Family, friends, and police are searching for 16 year-old Cassandra Jones. Cassandra disappeared Monday. She was reportedly last seen around 6:25 a.m., getting on the school bus. That is how the story unfolded on our 10:00 p.m. newscast February 12.

But by then, Cassandra Jones had been missing for three days! At Newsfour we had not learned the details of her disappearance until early that evening. And although Saint Louis police were investigating, they said the case did not meet the requirements for a local SARAA alert or a national AMBER alert, and they did not suspect foul play.

For family members, concern for a missing child overrides policy. And understandably so. Cassandra's family thought she boarded the bus on Monday, but the bus driver told them she had not. School officials say the high school junior never arrived at E.H. Lyle Academy where she is a junior. Cassandra's grandparents reported her missing when she did not come home that Monday afternoon from school.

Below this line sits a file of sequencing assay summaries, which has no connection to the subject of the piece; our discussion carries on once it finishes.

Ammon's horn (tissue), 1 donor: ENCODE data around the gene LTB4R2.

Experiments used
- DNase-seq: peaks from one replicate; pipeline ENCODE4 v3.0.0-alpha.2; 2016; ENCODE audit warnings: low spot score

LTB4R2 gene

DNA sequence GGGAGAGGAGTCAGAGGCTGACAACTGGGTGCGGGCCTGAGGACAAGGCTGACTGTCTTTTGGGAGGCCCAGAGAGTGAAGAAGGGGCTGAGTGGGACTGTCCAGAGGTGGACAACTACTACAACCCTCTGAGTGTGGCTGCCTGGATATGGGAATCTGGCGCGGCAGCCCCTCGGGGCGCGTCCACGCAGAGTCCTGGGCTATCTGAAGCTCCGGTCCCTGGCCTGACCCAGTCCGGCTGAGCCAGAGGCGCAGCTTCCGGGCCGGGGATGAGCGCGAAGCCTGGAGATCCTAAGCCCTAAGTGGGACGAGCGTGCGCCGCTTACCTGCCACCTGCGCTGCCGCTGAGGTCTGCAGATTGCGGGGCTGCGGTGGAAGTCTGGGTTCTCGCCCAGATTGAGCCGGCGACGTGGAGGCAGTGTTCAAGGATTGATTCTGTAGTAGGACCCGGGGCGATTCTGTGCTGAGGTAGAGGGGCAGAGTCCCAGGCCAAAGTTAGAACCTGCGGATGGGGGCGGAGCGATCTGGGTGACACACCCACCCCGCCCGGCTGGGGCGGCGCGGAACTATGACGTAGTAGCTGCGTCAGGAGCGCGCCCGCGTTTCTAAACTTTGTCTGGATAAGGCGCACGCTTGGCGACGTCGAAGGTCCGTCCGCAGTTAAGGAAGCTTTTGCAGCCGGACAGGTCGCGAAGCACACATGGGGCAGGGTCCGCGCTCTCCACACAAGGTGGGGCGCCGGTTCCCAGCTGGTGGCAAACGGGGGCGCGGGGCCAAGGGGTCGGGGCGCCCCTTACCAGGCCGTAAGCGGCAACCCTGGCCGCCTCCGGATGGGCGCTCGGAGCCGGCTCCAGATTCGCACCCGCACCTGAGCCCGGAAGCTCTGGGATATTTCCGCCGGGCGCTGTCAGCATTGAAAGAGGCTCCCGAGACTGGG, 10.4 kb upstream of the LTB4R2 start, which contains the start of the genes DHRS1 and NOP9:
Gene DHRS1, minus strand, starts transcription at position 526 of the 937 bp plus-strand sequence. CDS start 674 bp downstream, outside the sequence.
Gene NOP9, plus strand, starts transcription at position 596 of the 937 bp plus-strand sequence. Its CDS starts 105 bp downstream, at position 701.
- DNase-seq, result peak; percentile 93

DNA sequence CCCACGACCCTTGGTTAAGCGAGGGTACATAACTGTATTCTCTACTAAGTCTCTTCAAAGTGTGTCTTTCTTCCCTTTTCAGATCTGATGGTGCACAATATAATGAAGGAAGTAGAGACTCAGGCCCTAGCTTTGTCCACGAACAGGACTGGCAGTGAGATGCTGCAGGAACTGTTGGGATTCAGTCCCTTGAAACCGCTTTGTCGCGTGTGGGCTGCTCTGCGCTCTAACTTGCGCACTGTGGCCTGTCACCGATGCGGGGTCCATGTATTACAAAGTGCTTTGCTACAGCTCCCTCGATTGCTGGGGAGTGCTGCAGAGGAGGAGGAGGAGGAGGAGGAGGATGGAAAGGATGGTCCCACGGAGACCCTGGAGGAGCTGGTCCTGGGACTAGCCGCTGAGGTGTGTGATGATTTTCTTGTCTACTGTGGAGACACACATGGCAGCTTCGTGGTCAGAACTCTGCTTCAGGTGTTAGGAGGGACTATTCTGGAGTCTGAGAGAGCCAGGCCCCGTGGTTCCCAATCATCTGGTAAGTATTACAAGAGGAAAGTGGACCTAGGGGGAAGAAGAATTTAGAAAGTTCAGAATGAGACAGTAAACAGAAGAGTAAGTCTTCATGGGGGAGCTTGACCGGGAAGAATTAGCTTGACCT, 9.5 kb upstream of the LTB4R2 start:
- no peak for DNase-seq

After hours of worrying and no sign of Cassandra, the family contacted city leaders, citing a lack of urgency from police. Some calls were made, and the police are now investigating, but below are some of the criteria considered before an alert is issued.

To initiate a SARAA alert:
1. The child must be 16 years of age or younger and the law enforcement agency believes the child has been kidnapped.
2. There is belief the child is in danger of serious great bodily harm or death.
3. An investigation has verified a kidnapping.
4. There is enough evidence to disseminate to the public that could assist in a search

To initiate an AMBER alert:
1. There is reasonable belief that an abduction has occurred.
2. Law enforcement believes the child is in imminent danger of serious injury or death.
3. There is enough descriptive information about the victim and the abduction for law enforcement to issue an AMBER Alert to assist in the recovery of the child.
4. The child is age 17 or younger.
5. The child's name and other critical date elements are available.

Those are the rules for issuing alerts. But many times a case is compelling...without meeting the criteria. And certainly, every family whose loved one is missing wants help...whether foul play is suspected or not. Cassandra Jones' is the latest example of a case where the rules are not an exact fit...but finding her is still important. And fortunately, we made the decision to tell you and everyone watching.

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